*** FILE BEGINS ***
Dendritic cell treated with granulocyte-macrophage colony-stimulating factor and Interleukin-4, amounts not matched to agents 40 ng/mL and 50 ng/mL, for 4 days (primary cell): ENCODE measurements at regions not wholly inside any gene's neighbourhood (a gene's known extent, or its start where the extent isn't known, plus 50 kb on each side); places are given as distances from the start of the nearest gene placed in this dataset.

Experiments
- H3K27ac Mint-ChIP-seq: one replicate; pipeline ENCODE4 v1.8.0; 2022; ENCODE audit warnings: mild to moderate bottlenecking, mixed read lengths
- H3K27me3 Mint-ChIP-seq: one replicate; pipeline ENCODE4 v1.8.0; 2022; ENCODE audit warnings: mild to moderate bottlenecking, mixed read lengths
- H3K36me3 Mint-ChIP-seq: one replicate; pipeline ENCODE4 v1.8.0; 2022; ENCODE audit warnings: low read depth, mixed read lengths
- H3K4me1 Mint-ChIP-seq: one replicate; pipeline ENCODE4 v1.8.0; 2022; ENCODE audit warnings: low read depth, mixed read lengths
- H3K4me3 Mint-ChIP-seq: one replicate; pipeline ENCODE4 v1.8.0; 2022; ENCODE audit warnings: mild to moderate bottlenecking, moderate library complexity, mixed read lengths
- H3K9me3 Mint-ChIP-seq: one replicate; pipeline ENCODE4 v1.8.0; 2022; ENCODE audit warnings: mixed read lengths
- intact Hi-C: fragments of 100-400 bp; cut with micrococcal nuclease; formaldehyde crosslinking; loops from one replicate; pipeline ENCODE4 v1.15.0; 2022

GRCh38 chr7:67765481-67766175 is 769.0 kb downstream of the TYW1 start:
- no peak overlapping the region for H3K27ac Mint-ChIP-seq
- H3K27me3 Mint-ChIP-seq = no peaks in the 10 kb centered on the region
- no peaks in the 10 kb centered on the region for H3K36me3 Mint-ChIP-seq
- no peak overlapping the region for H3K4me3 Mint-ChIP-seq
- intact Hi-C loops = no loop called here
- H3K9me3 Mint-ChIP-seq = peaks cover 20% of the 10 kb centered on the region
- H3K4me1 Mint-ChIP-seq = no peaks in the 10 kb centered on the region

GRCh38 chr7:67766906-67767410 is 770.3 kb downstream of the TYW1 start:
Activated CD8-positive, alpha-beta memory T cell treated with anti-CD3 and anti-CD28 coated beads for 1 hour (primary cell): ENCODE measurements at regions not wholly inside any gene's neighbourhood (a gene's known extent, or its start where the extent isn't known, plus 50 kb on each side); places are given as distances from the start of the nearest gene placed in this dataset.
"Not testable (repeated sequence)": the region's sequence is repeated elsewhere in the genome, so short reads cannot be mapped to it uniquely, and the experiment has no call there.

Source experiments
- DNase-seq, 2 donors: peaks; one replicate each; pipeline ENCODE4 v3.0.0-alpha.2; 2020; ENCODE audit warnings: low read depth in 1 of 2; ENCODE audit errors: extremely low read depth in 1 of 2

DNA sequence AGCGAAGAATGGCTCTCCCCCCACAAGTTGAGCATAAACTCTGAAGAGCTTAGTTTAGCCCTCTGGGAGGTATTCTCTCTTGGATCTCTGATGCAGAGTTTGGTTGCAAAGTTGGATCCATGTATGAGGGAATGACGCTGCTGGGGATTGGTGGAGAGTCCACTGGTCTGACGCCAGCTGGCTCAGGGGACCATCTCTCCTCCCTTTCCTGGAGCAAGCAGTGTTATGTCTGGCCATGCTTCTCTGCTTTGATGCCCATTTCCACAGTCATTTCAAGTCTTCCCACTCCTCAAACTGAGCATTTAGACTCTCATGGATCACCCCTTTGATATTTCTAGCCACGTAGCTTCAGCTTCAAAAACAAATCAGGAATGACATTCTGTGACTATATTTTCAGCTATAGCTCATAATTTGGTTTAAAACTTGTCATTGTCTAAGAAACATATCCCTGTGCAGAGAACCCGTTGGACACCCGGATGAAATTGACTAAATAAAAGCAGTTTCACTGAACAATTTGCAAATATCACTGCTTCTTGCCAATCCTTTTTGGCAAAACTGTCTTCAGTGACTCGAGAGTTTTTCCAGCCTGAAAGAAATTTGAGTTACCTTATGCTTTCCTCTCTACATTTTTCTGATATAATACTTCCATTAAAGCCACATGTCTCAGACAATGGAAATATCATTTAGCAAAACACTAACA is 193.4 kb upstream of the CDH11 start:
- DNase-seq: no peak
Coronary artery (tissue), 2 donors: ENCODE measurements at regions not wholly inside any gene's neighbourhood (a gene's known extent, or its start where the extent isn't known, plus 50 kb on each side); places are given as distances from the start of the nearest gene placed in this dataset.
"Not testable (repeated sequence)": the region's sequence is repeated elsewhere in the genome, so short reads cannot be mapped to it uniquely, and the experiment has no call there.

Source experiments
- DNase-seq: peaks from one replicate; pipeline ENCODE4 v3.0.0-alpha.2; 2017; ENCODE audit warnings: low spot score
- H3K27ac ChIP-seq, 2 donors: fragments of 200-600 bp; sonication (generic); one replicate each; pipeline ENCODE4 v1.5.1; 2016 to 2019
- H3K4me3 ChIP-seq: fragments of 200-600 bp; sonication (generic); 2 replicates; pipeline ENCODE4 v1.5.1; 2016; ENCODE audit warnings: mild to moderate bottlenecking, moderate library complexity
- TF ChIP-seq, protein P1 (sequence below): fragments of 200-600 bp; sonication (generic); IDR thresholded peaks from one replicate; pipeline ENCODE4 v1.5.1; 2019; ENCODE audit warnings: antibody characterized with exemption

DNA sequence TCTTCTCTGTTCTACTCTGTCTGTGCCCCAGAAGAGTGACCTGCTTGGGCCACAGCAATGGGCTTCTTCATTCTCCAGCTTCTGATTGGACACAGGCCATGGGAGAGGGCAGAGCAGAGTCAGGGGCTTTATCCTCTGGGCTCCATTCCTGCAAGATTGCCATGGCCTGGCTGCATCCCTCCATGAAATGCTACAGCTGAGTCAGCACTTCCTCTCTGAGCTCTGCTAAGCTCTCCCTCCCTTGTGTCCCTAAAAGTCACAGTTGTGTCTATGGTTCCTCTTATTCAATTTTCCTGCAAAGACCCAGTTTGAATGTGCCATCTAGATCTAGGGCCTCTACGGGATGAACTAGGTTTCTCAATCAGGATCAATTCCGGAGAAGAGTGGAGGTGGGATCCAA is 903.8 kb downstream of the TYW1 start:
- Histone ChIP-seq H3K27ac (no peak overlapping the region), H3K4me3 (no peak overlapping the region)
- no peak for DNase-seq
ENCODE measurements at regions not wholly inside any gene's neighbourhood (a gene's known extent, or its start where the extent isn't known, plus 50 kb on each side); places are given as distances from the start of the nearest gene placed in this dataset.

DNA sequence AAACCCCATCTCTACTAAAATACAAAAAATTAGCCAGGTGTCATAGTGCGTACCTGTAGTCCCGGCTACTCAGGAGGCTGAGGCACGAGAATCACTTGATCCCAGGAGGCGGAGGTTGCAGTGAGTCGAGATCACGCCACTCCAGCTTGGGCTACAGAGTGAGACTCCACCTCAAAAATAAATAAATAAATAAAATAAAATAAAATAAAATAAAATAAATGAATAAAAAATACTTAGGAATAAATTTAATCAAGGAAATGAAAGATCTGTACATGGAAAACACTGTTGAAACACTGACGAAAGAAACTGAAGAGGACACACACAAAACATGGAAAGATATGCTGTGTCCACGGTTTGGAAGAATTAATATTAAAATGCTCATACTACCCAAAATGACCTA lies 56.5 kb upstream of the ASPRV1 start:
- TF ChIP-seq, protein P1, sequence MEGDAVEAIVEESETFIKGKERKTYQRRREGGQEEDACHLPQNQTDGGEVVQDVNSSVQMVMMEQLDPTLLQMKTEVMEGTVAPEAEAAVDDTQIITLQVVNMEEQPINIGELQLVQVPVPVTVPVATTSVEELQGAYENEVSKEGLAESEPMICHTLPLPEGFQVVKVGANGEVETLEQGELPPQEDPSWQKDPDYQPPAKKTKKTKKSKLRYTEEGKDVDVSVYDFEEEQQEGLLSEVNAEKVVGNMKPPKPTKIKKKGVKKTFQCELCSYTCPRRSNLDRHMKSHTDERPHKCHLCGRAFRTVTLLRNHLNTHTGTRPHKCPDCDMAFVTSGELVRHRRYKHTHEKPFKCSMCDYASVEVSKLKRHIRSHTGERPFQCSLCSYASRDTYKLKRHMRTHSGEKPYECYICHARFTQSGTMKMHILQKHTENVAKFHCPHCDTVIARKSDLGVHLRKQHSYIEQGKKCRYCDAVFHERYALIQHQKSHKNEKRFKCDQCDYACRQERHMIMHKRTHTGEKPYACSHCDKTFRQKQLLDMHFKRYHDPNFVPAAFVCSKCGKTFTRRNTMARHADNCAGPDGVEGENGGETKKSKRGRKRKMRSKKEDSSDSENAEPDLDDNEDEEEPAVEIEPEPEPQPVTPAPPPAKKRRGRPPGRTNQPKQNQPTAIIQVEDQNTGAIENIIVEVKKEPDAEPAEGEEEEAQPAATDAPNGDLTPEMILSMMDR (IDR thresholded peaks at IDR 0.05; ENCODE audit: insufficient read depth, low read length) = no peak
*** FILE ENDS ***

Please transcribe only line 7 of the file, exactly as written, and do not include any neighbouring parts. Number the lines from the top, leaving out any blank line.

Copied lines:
- H3K4me3 Mint-ChIP-seq: one replicate; pipeline ENCODE4 v1.8.0; 2022; ENCODE audit warnings: mild to moderate bottlenecking, moderate library complexity, mixed read lengths